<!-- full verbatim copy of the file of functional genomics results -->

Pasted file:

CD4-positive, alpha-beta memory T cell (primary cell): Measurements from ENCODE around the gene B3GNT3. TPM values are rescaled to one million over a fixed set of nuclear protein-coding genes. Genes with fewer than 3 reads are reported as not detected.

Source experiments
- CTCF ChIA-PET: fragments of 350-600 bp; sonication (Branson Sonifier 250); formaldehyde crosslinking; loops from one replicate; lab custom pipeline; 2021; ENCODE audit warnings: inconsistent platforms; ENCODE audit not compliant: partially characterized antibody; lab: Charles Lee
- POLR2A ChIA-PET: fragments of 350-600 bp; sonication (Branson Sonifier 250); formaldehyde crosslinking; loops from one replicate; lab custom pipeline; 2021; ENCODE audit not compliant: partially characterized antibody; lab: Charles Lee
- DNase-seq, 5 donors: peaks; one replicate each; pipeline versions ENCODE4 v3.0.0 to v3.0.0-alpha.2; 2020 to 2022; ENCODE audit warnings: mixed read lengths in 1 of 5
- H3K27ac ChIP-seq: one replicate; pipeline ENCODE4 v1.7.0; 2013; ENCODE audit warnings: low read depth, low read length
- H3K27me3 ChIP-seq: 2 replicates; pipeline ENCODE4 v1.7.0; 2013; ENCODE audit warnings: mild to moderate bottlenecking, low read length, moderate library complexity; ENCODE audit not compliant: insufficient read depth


CD4-positive, alpha-beta memory T cell (primary cell): Measurements from ENCODE around the gene B3GNT3. TPM values are rescaled to one million over a fixed set of nuclear protein-coding genes. Genes with fewer than 3 reads are reported as not detected.

Source experiments
- CTCF ChIA-PET: fragments of 350-600 bp; sonication (Branson Sonifier 250); formaldehyde crosslinking; loops from one replicate; lab custom pipeline; 2021; ENCODE audit warnings: inconsistent platforms; ENCODE audit not compliant: partially characterized antibody; lab: Charles Lee
- POLR2A ChIA-PET: fragments of 350-600 bp; sonication (Branson Sonifier 250); formaldehyde crosslinking; loops from one replicate; lab custom pipeline; 2021; ENCODE audit not compliant: partially characterized antibody; lab: Charles Lee
- DNase-seq, 5 donors: peaks; one replicate each; pipeline versions ENCODE4 v3.0.0 to v3.0.0-alpha.2; 2020 to 2022; ENCODE audit warnings: mixed read lengths in 1 of 5
- H3K27ac ChIP-seq: one replicate; pipeline ENCODE4 v1.7.0; 2013; ENCODE audit warnings: low read depth, low read length
- H3K27me3 ChIP-seq: 2 replicates; pipeline ENCODE4 v1.7.0; 2013; ENCODE audit warnings: mild to moderate bottlenecking, low read length, moderate library complexity; ENCODE audit not compliant: insufficient read depth